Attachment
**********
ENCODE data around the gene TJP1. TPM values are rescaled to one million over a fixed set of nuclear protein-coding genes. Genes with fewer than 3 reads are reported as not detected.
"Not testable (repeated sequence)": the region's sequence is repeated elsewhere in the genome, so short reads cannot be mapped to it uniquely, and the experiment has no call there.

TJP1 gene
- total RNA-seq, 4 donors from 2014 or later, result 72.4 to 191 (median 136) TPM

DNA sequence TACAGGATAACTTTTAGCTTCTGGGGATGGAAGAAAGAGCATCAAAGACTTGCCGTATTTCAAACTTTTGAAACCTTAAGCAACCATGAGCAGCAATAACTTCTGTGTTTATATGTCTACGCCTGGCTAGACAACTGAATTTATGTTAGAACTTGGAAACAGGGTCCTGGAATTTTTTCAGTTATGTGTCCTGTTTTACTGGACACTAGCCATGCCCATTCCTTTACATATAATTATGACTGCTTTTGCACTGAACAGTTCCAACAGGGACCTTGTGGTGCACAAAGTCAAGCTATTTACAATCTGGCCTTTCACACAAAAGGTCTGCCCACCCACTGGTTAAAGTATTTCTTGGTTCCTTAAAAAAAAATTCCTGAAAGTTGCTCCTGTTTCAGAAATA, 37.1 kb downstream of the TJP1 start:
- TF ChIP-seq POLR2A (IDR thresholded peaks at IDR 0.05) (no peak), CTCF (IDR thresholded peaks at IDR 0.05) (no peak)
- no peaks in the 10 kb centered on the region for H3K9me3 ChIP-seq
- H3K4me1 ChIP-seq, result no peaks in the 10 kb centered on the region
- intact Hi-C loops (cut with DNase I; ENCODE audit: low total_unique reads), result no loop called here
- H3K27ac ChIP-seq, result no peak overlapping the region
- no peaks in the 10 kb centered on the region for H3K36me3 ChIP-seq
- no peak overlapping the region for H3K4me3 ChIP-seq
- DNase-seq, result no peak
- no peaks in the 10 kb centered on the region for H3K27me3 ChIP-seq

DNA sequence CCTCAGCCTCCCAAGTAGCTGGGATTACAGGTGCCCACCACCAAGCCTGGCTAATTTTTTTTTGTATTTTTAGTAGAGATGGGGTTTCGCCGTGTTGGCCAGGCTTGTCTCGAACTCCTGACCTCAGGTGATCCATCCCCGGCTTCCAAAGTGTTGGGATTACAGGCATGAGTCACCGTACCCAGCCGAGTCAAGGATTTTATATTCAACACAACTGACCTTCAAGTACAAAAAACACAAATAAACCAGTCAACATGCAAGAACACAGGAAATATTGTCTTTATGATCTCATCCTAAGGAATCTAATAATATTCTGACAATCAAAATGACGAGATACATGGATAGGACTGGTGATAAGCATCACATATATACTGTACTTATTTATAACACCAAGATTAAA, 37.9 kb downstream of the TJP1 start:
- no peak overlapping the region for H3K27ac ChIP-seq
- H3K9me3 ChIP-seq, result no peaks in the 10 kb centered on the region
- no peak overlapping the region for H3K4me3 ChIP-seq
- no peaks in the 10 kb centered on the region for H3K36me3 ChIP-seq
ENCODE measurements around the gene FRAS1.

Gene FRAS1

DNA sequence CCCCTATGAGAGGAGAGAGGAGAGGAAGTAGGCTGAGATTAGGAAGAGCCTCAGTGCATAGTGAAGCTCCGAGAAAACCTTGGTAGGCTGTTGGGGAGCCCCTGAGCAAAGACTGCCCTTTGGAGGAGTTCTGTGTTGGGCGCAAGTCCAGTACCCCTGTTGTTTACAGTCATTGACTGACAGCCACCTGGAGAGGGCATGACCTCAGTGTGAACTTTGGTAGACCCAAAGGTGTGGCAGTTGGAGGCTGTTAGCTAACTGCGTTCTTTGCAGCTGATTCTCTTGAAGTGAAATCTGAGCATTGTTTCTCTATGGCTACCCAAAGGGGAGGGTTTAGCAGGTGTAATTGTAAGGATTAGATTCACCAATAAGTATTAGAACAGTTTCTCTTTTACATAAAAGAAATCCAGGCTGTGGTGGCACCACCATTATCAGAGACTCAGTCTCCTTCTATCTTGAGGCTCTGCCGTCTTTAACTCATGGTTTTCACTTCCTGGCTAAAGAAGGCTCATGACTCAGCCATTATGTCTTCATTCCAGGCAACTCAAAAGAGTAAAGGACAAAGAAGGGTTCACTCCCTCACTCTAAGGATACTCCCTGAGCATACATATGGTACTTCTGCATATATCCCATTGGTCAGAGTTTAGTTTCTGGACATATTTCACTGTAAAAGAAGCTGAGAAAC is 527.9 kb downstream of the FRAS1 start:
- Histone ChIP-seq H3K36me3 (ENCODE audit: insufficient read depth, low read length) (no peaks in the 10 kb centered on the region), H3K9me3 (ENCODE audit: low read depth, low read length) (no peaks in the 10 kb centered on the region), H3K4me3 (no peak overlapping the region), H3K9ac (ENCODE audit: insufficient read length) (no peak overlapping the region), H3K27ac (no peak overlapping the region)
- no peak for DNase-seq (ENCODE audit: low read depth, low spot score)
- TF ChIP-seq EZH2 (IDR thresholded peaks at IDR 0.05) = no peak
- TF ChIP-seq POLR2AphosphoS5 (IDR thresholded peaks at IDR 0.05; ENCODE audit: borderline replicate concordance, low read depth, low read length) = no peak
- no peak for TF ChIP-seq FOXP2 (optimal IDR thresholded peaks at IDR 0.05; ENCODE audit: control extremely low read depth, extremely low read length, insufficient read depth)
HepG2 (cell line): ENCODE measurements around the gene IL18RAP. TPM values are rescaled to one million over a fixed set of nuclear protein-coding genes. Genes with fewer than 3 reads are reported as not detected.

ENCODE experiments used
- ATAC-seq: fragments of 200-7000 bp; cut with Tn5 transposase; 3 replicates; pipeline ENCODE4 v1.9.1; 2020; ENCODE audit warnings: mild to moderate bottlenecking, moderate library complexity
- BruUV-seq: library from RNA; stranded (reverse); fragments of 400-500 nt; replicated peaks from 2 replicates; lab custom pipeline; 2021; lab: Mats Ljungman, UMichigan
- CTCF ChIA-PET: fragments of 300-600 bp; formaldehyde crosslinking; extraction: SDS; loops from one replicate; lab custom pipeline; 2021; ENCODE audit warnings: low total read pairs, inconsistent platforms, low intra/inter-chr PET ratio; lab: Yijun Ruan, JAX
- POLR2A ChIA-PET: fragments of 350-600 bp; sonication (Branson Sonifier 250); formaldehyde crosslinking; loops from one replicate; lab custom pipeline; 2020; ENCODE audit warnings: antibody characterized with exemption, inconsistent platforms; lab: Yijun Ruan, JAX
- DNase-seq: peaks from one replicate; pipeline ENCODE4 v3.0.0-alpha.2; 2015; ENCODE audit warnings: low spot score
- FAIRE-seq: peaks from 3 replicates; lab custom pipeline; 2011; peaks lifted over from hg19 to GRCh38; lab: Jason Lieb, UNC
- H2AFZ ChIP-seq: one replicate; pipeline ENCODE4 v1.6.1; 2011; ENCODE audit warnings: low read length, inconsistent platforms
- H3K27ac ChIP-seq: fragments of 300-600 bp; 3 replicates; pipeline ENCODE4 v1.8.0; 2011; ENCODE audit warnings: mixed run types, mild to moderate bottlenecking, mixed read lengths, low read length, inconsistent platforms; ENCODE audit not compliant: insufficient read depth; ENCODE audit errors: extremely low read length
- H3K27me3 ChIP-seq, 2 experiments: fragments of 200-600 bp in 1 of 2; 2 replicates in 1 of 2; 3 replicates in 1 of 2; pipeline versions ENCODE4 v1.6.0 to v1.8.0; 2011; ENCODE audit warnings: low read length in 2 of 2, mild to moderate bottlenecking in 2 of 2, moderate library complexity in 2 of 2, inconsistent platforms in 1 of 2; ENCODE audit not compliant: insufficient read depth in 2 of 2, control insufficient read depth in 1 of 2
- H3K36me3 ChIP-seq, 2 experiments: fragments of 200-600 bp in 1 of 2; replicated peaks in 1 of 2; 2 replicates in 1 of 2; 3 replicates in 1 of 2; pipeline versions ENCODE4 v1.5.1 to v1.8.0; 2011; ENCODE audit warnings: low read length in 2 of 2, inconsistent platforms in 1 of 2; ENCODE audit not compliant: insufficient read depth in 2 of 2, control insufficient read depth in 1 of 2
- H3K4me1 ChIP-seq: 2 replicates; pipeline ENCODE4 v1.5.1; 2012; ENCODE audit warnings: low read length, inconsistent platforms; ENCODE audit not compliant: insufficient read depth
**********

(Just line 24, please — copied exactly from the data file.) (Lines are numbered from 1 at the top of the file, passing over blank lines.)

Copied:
- no peak for DNase-seq (ENCODE audit: low read depth, low spot score)